LaFayette po­lice get­ting body cams

Walker County Messenger - - Front Page - By Josh O’Bryant

LaFayette City Coun­cil on Tues­day, Sept. 19, voted to pur­chase 15 body cam­eras for po­lice. The cam­eras will be pur­chased from Watch Guard for $20,590.

The mo­tion to pur­chase the body cam­eras passed 4-0. Mayor Andy Arnold called it a “great pur­chase.”

Coun­cil­man Beacher Gar­many asked if the pur­chase is a bud­geted item. City Man­ager David Hamil­ton said it is not, ex­plain­ing that the money comes from the city’s tech­nol­ogy bud­get. He said the money was in a line-item in the ac­count that was tech­ni­cally for equip­ment set at $32,000.

Chief Bengie Clift said he would or­der the cam­eras Wed­nes­day, Sept. 30. They are ex­pected to ar­rive within four weeks, the chief said.

The city’s 2018 bud­get, which be­gins Oct. 1, is set at nearly $25.7 mil­lion.

About seven years ago, then po­lice chief Tommy Free­man had of­fi­cers fit­ted with body cam­eras. But they weren’t very durable and didn’t last very long in the field.

The lat­est video record­ing sys­tems, like Watch Guard (watch­guard­, al­low mul­ti­ple an­gles to be recorded from both the front and rear of the pa­trol ve­hi­cle.

The body cam­eras link up to the hard drive in the ve­hi­cle and all the data is stored; so if the body cam­era is dam­aged, the footage is backed up.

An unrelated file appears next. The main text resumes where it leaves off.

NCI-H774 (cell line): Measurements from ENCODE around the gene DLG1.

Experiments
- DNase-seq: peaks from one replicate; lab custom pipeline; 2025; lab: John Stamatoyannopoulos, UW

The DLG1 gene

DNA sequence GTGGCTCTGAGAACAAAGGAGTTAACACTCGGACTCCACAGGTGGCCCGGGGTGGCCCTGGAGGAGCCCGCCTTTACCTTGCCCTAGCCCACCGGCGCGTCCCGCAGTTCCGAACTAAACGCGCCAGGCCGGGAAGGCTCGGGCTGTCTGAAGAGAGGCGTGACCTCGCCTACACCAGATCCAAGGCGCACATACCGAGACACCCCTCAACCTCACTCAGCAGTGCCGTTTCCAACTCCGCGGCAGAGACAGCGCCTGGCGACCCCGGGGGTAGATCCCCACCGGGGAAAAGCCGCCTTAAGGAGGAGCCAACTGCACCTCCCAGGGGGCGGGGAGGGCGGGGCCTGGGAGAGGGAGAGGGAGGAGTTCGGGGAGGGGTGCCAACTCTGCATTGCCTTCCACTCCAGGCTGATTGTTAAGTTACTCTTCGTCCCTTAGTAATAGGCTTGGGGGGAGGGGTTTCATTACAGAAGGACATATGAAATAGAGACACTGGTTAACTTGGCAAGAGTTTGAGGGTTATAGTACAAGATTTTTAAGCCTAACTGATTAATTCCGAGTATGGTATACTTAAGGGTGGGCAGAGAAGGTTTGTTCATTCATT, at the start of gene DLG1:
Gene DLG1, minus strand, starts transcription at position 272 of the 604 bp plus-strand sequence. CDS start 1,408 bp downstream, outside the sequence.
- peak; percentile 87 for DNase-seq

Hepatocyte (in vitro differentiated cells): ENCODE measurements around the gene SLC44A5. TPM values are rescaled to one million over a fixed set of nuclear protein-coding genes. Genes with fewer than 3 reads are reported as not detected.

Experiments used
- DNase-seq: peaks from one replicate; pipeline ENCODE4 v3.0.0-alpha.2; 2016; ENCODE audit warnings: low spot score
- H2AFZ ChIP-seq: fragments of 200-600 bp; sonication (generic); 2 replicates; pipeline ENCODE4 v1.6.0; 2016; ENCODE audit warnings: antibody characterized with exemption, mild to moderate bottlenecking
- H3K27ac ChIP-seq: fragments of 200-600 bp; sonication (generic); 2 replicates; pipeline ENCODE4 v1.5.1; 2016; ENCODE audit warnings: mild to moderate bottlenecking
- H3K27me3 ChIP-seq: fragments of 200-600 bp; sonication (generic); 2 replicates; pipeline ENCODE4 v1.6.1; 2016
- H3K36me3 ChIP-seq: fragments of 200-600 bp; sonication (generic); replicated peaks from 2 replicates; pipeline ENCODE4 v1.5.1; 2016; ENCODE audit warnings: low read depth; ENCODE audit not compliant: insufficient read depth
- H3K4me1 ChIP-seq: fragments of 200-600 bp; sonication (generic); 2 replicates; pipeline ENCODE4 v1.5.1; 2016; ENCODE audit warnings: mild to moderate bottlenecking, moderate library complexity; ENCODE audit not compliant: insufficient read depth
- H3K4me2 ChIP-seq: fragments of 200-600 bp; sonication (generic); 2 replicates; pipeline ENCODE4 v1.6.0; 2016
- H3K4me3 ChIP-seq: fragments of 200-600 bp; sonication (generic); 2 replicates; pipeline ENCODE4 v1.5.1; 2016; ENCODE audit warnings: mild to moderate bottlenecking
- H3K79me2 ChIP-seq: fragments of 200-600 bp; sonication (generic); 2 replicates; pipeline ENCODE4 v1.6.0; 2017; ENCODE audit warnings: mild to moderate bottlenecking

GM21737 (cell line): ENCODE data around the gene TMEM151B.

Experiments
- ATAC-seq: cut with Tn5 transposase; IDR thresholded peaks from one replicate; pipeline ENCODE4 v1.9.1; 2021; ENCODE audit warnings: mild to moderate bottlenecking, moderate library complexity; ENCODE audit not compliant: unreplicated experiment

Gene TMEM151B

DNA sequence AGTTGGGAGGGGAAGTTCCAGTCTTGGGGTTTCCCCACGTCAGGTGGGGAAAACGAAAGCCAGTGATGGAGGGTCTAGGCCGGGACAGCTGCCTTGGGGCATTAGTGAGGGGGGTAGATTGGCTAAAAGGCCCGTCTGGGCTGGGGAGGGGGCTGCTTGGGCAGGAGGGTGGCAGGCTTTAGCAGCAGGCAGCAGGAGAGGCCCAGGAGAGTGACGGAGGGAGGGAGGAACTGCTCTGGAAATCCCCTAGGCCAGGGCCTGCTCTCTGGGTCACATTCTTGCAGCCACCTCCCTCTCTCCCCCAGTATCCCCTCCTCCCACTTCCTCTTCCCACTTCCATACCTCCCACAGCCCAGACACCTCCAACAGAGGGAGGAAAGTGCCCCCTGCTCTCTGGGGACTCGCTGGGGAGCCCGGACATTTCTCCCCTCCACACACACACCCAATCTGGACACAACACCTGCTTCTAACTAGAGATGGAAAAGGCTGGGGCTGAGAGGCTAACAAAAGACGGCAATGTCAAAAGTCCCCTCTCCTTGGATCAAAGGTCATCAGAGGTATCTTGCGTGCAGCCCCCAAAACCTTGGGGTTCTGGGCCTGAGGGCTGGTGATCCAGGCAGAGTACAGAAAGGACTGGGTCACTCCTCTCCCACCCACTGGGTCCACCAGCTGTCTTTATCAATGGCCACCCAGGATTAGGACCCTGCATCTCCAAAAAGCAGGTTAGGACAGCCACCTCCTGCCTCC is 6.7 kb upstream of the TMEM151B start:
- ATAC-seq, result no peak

Walker County does not face the ex­tent of crim­i­nal vi­o­lence that neigh­bor­ing Chat­tanooga does, Capt. Stacey Meeks said in De­cem­ber 2016. (Meeks has since been pro­moted to direc­tor of city’s fire ser­vices and emer­gency man­age­ment.) In Walker, there are a lot of calls for DUIs, drugs, and do­mes­tic-re­lated in­ci­dents, he said. But body cam­eras would still be ben­e­fi­cial here, he said.

Some peo­ple in­volved in these rel­a­tively small in­ci­dents will dis­pute of­fi­cer find­ings, so hav­ing the video on the of­fi­cer not only pro­tects the of­fi­cer and the civil­ian, but it also en­sures a fair and bal­anced re­sponse from law en­force­ment, he said.

“We have been us­ing cam­eras for a long time in our ve­hi­cles and that is some­thing we started 20 years ago and that has helped out a lot,” Meeks said.

When an of­fi­cer’s con­duct was called into ques­tion dur­ing a traf­fic stop, those cam­eras were there to prove oth­er­wise at times, he said.

Body mi­cro­phones are al­ready on the of­fi­cers, so the au­dio is al­ready be­ing recorded and doc­u­mented.

Newspapers in English

Newspapers from USA

© PressReader. All rights reserved.